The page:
Also, the natural sugar in fruit does affect your carbohydrate intake — especially if you eat a lot of fruit. This may temporarily raise your blood sugar or certain blood fats. However, this effect is lessened if you are losing weight. If you have diabetes or any other health conditions or concerns, work with your doctor to adjust the Mayo Clinic Diet for your situation. For example, people with diabetes should aim for more vegetables than fruits, if possible. It's a good idea to snack on vegetables, rather than snacking only on fruit.

Numerous studies have supported this, such as a 2007 study published in the International Journal of Obesity, which concluded that aerobic exercise like brisk walking is essential for visceral fat reduction, and a past study published in Environmental Health and Preventative Medicine found that women who walked less than 7,500 steps a day had more belly fat than those who met or exceeded that goal.


Many additional health issues could make it harder to lose weight directly, indirectly, and can even cause weight gain as a side effect of a medication. Thyroid disorders are one example, according to Malkani. Others include Cushing syndrome, Prolactinoma, bipolar disorder, Hashimoto’s disease, menopause, and many more. It’s important to check in with your doctor for regular checkups and blood test and discuss any weight loss plans with your provider, too.
At the heart of its flexible system: SmartPoints. SmartPoints derive primarily from number of calories; sugar and saturated fat drive the number up, protein brings it down. Getting a feel for the number of points that different foods typically “cost” in order to stay on your daily “budget” is a great way to cultivate healthy decision-making: A fried chicken wing is 7 points, while 3 oz. of chicken breast without the skin is 2 points. A sugar-laden Coca-Cola is 9 points, but so is a dinner-sized serving of Moroccan chicken rice and potatoes. Some foods are zero points: fruits and vegetables, skinless chicken and turkey breast, seafood, eggs, nonfat yogurt. Being encouraged to eat certain items in this way helps to restructure your mindset around food.
They should help keep you from feeling deprived and bingeing on higher-calorie foods. For instance: honey has just 64 fat-releasing calories in one tablespoon. Eggs have just 70 calories in one hard-boiled egg, loaded with fat-releasing protein. Part-skim ricotta cheese has just 39 calories in one ounce, packed with fat-releasing calcium. Dark chocolate has about 168 calories in a one-ounce square, but it’s packed with fat releasers. And a University of Tennessee study found that people who cut 500 calories a day and ate yogurt three times a day for 12 weeks lost more weight and body fat than a group that only cut the calories. The researchers concluded that the calcium in low-fat dairy foods triggers a hormonal response that inhibits the body’s production of fat cells and boosts the breakdown of fat.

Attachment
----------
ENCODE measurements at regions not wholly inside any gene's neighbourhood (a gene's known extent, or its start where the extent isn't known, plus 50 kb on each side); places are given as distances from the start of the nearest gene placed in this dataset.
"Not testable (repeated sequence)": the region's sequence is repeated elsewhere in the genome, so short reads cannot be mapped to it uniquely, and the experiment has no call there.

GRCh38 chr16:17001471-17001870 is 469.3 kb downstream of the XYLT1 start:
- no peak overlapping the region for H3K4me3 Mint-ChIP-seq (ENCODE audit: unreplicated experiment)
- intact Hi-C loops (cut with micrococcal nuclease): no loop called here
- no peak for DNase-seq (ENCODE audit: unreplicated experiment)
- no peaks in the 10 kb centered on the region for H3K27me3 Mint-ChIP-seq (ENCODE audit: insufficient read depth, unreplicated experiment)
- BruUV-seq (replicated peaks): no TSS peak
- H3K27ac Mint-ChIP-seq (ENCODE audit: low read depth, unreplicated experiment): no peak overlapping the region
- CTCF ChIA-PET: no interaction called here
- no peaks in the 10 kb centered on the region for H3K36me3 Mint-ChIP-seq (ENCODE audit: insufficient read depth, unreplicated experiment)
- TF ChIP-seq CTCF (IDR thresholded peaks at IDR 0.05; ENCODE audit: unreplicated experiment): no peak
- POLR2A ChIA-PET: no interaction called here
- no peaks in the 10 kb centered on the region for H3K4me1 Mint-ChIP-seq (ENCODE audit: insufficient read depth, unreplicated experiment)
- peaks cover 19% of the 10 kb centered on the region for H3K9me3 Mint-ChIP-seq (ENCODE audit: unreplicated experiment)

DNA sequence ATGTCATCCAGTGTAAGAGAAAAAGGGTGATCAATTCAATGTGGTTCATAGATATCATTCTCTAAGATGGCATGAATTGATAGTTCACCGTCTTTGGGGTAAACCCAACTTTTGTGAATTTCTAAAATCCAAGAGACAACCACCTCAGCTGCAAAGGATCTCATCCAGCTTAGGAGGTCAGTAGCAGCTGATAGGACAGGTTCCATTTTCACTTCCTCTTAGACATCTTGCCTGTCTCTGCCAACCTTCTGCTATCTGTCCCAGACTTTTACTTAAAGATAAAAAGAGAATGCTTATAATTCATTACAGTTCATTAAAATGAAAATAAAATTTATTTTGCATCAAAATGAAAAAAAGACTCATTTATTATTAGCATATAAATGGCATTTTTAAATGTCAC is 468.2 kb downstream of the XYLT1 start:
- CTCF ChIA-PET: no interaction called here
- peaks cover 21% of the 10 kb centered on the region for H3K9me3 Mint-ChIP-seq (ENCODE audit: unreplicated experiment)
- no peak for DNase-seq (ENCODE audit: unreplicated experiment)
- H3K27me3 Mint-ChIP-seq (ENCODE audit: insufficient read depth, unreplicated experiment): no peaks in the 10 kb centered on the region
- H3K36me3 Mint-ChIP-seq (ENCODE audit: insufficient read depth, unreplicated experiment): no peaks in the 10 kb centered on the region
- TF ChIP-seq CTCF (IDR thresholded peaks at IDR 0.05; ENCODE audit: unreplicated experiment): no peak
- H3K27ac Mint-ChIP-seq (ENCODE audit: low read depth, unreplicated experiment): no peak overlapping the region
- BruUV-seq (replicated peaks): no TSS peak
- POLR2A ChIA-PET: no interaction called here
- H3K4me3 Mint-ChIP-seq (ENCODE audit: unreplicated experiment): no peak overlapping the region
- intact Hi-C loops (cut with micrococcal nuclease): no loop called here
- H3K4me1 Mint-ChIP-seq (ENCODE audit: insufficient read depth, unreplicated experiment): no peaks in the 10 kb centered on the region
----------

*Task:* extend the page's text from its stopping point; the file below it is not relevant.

Research suggests that the consumption of high amounts of refined grains, basically refined carbohydrates, such as white bread, refined-grain pasta and sugary drinks may encourage greater levels of belly fat. Indeed, a study found that people who ate 4 to 5 daily servings of white bread, gained significantly more belly fat than those who only ate 1 serving of white bread, despite consuming the same amount of calories. Research also shows that trans fat (found in vegetable shortenings, margarine, cookies, snack foods, crackers, and other foods made with, or fried in, partially hydrogenated oils), can change your body shape causing body fat to be redistributed to your belly. In other words, trans fats increase belly fat. A study in which monkeys were fed trans fats, published in the journal Obesity, showed that their waists were 30% larger than the waists of monkeys that were given monounsaturated fats. Not only that, trans fats increase total body fat. Saturated fat is also linked to belly fat.
Eat More Produce. Eating lots of low-calorie, high-volume fruits and vegetables crowds out other foods that are higher in fat and calories. Move the meat off the center of your plate and pile on the vegetables. Or try starting lunch or dinner with a vegetable salad or bowl of broth-based soup, suggests Barbara Rolls, PhD, author of The Volumetrics Eating Plan. The U.S. government's 2005 Dietary Guidelines suggest that adults get 7-13 cups of produce daily. Ward says that's not really so difficult: "Stock your kitchen with plenty of fruits and vegetables and at every meal and snack, include a few servings," she says. "Your diet will be enriched with vitamins, minerals, phytonutrients, fiber, and if you fill up on super-nutritious produce, you won't be reaching for the cookie jar."
×